As time went on, the drive-in theatre stepped up their technology. In the ‘40s drive-ins began providing each car with its own set of speakers so even those in the back could hear the audio in real-time.
It is quite rare to see a drive-in movie theater these days, however people still relish in the idea of watching a movie under the stars. For those who long for an outdoor movie experience, summertime is the perfect time to research outdoor movie festivals. In California and Pennsylvania drive-ins are even making a slight comeback. So, GLIMPSE readers, are you ready for a drive-in theater revival?
by Myya McGregory
If you follow science news you probably already know about the discovery of the Higgs boson particle. Having eluded scientists for years the so called “God particle” was detected in the Large Hadron Collider at CERN.
Unfortunately those who need to see it to believe it might be a little disappointed. Most heavy particles live fast and die young. The Higgs boson is no exception. It’s mass is between 115 and 158 GeV and it’s half life is less than a billionth of a second. Much like the famous yet elusive designer, Martin Margiela, the Higgs boson doesn’t want its picture taken.
Known as the God particle because its field is believed to give mass to every other particle before it decays, the Higgs boson is in fact omnipresent. We just can’t see it.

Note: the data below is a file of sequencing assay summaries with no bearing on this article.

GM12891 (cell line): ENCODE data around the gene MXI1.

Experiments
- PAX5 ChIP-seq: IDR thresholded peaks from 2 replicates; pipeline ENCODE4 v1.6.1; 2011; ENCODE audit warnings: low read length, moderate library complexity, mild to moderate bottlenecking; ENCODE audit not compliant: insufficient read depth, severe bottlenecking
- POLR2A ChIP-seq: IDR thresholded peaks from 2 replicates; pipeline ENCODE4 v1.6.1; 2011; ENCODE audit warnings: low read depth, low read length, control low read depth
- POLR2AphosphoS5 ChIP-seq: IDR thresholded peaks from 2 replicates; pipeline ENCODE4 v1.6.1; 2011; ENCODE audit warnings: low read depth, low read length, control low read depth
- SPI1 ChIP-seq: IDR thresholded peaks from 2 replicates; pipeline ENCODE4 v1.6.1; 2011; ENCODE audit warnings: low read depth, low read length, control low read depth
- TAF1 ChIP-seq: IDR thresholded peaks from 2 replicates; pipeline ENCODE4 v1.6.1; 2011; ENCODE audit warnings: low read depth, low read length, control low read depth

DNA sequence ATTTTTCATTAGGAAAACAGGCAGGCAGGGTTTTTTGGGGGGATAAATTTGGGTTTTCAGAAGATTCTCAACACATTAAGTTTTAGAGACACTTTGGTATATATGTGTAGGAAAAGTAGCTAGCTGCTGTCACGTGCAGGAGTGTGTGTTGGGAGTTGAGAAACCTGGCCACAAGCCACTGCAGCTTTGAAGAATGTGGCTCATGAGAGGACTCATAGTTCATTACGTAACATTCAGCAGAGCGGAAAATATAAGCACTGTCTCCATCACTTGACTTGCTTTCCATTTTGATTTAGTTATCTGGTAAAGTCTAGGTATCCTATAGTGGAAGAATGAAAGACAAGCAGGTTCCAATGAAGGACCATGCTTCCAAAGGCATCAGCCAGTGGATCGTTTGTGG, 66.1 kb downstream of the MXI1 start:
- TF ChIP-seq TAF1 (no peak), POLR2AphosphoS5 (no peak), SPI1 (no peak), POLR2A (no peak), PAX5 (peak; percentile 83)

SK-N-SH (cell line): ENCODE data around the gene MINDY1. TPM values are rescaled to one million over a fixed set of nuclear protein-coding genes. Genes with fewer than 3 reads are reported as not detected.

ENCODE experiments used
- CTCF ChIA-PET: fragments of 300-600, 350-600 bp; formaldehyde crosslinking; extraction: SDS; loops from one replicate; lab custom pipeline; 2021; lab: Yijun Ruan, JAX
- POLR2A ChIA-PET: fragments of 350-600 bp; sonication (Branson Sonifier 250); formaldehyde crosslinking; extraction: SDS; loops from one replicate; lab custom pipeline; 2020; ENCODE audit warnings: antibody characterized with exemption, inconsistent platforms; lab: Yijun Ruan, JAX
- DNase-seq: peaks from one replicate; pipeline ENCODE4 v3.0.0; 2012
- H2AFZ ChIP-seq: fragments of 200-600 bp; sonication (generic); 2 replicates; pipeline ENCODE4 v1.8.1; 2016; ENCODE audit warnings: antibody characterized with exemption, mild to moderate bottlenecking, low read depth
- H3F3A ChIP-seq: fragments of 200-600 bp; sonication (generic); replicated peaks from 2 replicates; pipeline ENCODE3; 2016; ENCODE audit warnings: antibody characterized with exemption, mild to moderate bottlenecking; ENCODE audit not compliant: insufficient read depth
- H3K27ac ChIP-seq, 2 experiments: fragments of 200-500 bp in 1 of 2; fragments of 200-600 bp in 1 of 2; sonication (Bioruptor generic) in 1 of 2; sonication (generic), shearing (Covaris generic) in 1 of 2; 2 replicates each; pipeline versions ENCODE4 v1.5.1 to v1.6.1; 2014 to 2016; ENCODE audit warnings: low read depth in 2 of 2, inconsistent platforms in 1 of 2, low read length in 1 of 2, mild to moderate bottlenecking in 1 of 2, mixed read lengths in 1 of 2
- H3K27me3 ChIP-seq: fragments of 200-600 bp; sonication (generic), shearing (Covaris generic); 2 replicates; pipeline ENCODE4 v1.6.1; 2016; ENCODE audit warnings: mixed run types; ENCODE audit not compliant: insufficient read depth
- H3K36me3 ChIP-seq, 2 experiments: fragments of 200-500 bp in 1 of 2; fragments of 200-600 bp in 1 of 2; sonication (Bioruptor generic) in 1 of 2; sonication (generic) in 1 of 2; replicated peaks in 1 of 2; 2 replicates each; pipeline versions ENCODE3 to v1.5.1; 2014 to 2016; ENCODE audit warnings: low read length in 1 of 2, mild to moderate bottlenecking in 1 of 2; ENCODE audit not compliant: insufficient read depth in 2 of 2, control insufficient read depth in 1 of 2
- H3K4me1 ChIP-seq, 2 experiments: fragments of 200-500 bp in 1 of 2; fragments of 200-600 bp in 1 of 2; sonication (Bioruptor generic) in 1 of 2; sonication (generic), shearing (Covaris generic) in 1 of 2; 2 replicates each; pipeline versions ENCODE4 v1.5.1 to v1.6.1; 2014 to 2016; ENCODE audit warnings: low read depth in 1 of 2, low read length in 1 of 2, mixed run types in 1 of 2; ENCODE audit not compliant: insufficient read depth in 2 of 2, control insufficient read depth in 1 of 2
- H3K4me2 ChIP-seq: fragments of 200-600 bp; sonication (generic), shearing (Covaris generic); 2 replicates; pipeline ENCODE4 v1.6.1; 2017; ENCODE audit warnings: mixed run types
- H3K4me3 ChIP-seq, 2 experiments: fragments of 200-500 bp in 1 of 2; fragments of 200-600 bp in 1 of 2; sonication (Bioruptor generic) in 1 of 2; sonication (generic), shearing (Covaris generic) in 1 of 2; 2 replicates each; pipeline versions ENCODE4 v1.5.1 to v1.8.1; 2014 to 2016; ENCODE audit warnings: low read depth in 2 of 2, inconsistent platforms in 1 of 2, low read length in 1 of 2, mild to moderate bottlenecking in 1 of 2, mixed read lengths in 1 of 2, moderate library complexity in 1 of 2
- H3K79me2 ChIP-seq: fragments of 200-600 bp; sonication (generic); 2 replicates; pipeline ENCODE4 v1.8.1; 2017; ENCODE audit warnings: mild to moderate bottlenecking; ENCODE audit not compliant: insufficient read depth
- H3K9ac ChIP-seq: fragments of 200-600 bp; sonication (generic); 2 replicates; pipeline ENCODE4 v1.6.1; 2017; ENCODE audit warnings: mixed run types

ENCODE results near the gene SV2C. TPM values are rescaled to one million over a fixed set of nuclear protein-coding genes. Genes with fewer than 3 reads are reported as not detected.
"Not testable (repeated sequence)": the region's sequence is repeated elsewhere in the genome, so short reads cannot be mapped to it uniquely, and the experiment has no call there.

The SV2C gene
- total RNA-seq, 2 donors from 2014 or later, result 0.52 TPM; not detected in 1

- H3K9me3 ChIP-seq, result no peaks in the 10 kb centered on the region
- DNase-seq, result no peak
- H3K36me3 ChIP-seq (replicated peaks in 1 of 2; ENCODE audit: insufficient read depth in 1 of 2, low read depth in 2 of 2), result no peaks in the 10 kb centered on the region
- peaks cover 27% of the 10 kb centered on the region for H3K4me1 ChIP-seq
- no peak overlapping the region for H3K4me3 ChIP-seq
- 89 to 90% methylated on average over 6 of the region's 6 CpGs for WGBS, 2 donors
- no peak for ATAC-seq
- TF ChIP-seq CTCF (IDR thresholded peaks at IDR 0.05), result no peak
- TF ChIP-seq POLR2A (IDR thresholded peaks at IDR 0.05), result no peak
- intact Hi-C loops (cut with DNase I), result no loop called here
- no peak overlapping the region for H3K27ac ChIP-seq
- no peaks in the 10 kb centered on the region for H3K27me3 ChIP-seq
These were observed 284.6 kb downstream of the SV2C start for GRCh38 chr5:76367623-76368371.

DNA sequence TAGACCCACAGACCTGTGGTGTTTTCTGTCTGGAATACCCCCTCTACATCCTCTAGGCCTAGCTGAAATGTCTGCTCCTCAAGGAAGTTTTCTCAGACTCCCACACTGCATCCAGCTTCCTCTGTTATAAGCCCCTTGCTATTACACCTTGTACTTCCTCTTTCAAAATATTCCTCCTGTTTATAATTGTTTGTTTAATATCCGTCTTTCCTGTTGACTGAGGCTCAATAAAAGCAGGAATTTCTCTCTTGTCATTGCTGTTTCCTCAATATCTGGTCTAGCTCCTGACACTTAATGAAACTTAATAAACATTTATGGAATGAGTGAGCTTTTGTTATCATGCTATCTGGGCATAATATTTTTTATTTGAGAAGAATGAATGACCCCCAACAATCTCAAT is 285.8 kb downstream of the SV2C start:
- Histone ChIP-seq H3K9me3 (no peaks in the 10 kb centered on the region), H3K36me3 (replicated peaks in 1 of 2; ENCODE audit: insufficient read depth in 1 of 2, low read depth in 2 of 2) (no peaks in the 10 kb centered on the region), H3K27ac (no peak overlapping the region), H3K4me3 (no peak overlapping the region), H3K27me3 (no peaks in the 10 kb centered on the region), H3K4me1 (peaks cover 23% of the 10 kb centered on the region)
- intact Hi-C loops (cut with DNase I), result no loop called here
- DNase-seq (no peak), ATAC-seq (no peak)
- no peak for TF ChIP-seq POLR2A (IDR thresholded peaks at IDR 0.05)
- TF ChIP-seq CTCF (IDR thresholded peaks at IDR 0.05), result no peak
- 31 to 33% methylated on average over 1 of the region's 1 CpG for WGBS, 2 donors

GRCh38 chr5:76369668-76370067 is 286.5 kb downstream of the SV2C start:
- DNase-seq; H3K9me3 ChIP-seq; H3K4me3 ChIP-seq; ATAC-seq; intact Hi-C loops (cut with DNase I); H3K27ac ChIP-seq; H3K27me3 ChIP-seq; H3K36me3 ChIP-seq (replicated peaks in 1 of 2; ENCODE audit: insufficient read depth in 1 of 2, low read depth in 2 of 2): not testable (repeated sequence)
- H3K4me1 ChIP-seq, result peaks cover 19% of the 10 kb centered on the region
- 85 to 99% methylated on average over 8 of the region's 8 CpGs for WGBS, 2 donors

So how do we visualize the Higgs boson particle?
The short answer is: we don’t.
We do however see the effects of its energy and we can watch it decay. The Large Hadron Collider is basically a giant particle accelerator. When the particles hurdle towards each other and collide, they release energy and decay into lesser particles upon impact. As explained in CERN’s animation of their experiment, they hope to excite the Higgs field through the collision of two protons. At that time the Higgs boson will be present, but it will quickly decay into other standard model particles.
by Myya McGregory
Eadweard Muybridge developed the zoopraxiscope in 1876. The zoopraxiscope was a very complicated device that featured a large lense, a lamp, and a motor to show successive images printed on 16″ glass in simulated motion. This invention garnered much praise for Muybridge and he is credited as the father of the motion picture.
The National Museum of American History is exploring an interesting aspect of Muybridge’s work. They question whether his photogrpahic invention was science or art. Muybridge was able to capture incremental elements of motion and expose them in ways never seen before. While at the University of Pennsylvania in the late 1880s, Muybridge began the project of documenting human and animal locomotion. Using up to 36 different lenses and two dozen cameras each placed at 30, 60, and 90 degrees to the subject, Muybridge produced 36 negatives. The negatives were enlarged and then inked on glass plates. The succession of images, when showed on the zoopraxiscope revealed an almost scientific precision. Find out more in the Cinema Issue.
by Myya McGregory